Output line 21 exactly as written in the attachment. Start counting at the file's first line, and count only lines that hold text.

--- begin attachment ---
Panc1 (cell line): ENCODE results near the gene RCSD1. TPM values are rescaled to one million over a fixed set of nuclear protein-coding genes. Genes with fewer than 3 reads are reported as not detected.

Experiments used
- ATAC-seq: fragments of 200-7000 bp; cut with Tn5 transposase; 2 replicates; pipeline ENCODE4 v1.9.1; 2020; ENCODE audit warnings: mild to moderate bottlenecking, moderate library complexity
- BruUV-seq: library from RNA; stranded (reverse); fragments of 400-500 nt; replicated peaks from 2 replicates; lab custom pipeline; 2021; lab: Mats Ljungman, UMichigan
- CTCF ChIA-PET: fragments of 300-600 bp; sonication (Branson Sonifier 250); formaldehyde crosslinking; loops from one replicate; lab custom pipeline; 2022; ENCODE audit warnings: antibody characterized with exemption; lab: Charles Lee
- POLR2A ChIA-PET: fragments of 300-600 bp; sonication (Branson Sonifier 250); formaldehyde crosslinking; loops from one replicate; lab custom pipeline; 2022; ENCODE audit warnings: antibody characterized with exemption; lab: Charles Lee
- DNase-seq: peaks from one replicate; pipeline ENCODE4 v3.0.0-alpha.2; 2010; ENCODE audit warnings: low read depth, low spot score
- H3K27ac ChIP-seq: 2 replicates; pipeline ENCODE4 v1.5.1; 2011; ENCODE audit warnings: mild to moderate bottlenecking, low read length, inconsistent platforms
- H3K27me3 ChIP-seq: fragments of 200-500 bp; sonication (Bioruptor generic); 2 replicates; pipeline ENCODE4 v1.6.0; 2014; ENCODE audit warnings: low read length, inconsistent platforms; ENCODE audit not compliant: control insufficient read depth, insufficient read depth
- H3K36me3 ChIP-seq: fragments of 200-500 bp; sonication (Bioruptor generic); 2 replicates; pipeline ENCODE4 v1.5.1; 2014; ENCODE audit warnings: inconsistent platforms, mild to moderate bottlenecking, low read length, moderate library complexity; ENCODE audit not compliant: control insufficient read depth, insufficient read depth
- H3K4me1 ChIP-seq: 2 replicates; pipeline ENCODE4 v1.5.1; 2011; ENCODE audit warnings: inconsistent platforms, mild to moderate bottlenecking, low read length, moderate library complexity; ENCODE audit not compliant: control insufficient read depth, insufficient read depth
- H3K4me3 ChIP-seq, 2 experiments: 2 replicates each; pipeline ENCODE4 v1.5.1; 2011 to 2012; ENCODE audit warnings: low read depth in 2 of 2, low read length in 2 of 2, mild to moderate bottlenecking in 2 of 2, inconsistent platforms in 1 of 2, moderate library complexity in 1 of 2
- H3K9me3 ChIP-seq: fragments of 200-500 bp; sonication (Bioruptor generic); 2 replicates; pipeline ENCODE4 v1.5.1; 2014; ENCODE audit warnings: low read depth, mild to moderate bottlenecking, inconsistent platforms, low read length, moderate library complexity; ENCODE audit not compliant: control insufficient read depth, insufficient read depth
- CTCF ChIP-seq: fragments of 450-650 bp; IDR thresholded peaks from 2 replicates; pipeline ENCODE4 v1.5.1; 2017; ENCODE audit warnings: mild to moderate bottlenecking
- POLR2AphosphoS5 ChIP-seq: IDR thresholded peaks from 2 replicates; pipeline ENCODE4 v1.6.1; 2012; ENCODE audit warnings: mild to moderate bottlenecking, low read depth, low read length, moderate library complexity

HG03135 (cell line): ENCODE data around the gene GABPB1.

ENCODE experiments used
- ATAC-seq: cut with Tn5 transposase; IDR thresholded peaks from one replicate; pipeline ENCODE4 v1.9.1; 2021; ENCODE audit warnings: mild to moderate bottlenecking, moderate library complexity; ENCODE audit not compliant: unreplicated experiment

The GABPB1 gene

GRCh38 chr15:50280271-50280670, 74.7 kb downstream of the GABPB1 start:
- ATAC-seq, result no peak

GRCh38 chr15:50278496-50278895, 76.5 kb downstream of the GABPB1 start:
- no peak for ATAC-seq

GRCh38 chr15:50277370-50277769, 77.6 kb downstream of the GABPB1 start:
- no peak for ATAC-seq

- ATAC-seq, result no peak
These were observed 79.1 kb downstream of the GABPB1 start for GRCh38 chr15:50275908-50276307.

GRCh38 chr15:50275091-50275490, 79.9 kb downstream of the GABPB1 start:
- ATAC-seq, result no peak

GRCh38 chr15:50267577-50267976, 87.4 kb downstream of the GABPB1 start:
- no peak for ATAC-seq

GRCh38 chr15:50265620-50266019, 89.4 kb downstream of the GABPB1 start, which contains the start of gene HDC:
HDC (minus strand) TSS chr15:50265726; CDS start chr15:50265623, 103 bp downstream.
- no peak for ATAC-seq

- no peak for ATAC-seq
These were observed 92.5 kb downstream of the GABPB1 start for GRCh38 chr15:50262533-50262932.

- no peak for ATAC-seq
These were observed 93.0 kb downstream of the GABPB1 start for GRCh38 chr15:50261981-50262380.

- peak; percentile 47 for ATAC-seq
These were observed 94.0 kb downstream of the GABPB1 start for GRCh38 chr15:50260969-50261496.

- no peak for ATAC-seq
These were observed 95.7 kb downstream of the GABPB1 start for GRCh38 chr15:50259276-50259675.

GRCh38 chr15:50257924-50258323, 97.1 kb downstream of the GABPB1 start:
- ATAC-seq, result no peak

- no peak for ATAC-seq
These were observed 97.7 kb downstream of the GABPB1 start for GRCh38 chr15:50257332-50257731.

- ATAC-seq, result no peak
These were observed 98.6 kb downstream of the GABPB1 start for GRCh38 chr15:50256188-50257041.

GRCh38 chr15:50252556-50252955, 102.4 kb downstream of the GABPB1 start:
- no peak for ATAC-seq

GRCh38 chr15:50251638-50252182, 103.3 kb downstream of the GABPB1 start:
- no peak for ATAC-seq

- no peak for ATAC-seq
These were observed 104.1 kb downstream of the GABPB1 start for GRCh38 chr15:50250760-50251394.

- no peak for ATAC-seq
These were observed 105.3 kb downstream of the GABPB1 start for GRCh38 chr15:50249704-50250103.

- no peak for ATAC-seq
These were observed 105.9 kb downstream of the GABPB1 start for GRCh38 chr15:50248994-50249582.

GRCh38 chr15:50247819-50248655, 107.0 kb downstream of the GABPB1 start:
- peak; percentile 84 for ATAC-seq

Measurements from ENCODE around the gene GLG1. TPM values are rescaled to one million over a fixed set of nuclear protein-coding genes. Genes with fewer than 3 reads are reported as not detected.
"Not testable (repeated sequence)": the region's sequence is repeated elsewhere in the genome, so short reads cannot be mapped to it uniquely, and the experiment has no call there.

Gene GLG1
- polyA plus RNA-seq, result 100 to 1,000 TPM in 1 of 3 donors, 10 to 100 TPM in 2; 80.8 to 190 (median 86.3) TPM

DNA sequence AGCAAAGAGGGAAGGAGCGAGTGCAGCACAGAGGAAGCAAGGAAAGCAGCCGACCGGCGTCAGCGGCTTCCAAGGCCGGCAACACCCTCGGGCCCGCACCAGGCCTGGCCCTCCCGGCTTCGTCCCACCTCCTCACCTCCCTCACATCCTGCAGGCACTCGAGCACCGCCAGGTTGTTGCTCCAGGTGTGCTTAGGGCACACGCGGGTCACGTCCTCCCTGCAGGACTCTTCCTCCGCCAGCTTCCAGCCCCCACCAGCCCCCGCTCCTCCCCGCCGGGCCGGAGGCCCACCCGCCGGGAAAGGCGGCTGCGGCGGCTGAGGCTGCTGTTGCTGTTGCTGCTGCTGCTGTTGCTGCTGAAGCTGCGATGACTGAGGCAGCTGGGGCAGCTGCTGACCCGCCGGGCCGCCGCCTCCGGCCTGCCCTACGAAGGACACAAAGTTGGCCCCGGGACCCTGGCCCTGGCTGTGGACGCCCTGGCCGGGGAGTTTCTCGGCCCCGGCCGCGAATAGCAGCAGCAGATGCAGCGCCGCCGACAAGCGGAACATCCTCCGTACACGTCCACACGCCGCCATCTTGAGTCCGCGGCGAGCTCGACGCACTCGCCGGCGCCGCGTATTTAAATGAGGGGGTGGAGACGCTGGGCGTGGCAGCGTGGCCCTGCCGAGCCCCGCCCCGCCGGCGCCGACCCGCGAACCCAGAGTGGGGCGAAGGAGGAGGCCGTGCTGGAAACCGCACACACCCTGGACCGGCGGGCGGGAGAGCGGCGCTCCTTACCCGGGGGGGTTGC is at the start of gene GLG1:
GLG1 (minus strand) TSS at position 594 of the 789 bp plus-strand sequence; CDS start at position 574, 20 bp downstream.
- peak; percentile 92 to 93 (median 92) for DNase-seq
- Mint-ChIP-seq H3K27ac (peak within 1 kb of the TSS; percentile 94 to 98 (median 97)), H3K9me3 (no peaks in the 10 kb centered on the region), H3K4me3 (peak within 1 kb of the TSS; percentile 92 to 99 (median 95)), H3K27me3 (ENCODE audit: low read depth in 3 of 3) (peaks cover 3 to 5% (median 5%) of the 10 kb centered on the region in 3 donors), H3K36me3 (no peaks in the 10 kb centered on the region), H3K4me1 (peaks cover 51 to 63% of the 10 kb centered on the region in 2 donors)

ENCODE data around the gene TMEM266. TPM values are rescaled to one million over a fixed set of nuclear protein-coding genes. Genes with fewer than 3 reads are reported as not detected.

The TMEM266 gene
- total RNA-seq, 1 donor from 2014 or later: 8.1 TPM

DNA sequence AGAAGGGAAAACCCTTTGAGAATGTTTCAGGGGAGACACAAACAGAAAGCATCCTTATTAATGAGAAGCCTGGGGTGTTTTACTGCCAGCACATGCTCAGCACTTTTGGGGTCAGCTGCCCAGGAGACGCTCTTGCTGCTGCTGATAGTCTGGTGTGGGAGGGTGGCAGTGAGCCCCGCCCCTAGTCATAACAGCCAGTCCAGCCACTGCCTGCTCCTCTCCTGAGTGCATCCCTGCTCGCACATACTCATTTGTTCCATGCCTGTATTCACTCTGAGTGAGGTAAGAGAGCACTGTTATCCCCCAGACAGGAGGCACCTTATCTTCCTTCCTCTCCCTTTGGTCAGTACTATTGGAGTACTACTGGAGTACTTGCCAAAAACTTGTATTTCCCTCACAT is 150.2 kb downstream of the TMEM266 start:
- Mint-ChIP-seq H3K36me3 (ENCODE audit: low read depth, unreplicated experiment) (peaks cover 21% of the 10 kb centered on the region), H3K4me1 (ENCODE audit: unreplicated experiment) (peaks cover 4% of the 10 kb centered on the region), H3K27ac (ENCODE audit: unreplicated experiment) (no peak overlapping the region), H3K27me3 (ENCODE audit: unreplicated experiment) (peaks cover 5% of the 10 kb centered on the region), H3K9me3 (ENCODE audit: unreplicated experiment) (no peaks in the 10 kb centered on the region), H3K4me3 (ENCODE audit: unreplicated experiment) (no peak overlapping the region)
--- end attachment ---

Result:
- ATAC-seq, result no peak